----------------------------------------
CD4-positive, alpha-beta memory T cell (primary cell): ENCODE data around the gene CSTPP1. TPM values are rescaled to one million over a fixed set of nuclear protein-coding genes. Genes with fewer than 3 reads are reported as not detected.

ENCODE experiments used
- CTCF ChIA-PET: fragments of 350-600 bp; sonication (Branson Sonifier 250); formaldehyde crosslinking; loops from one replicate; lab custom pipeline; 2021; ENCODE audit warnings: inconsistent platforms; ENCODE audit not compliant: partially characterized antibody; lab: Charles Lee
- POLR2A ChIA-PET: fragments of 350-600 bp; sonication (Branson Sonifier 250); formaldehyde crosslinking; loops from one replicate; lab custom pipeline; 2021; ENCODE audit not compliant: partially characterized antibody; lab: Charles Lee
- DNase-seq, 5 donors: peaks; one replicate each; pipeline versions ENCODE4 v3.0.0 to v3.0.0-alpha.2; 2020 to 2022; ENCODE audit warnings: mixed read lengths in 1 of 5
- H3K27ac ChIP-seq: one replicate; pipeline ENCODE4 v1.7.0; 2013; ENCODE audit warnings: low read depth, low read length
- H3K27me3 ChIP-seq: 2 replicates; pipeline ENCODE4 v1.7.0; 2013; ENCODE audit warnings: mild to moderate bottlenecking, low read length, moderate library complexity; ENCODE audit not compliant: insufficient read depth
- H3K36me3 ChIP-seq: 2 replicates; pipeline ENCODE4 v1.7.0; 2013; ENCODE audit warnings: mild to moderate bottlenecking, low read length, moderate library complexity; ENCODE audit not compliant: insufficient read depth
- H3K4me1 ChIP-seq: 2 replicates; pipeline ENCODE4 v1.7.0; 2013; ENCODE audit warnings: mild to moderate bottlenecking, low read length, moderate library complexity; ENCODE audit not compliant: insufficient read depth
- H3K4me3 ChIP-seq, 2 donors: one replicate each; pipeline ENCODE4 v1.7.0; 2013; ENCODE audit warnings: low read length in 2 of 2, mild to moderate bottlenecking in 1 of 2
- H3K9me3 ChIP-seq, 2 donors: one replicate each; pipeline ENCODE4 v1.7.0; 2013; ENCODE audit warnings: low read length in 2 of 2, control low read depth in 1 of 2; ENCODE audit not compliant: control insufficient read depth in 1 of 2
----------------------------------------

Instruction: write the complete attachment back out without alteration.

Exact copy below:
CD4-positive, alpha-beta memory T cell (primary cell): ENCODE data around the gene CSTPP1. TPM values are rescaled to one million over a fixed set of nuclear protein-coding genes. Genes with fewer than 3 reads are reported as not detected.

ENCODE experiments used
- CTCF ChIA-PET: fragments of 350-600 bp; sonication (Branson Sonifier 250); formaldehyde crosslinking; loops from one replicate; lab custom pipeline; 2021; ENCODE audit warnings: inconsistent platforms; ENCODE audit not compliant: partially characterized antibody; lab: Charles Lee
- POLR2A ChIA-PET: fragments of 350-600 bp; sonication (Branson Sonifier 250); formaldehyde crosslinking; loops from one replicate; lab custom pipeline; 2021; ENCODE audit not compliant: partially characterized antibody; lab: Charles Lee
- DNase-seq, 5 donors: peaks; one replicate each; pipeline versions ENCODE4 v3.0.0 to v3.0.0-alpha.2; 2020 to 2022; ENCODE audit warnings: mixed read lengths in 1 of 5
- H3K27ac ChIP-seq: one replicate; pipeline ENCODE4 v1.7.0; 2013; ENCODE audit warnings: low read depth, low read length
- H3K27me3 ChIP-seq: 2 replicates; pipeline ENCODE4 v1.7.0; 2013; ENCODE audit warnings: mild to moderate bottlenecking, low read length, moderate library complexity; ENCODE audit not compliant: insufficient read depth
- H3K36me3 ChIP-seq: 2 replicates; pipeline ENCODE4 v1.7.0; 2013; ENCODE audit warnings: mild to moderate bottlenecking, low read length, moderate library complexity; ENCODE audit not compliant: insufficient read depth
- H3K4me1 ChIP-seq: 2 replicates; pipeline ENCODE4 v1.7.0; 2013; ENCODE audit warnings: mild to moderate bottlenecking, low read length, moderate library complexity; ENCODE audit not compliant: insufficient read depth
- H3K4me3 ChIP-seq, 2 donors: one replicate each; pipeline ENCODE4 v1.7.0; 2013; ENCODE audit warnings: low read length in 2 of 2, mild to moderate bottlenecking in 1 of 2
- H3K9me3 ChIP-seq, 2 donors: one replicate each; pipeline ENCODE4 v1.7.0; 2013; ENCODE audit warnings: low read length in 2 of 2, control low read depth in 1 of 2; ENCODE audit not compliant: control insufficient read depth in 1 of 2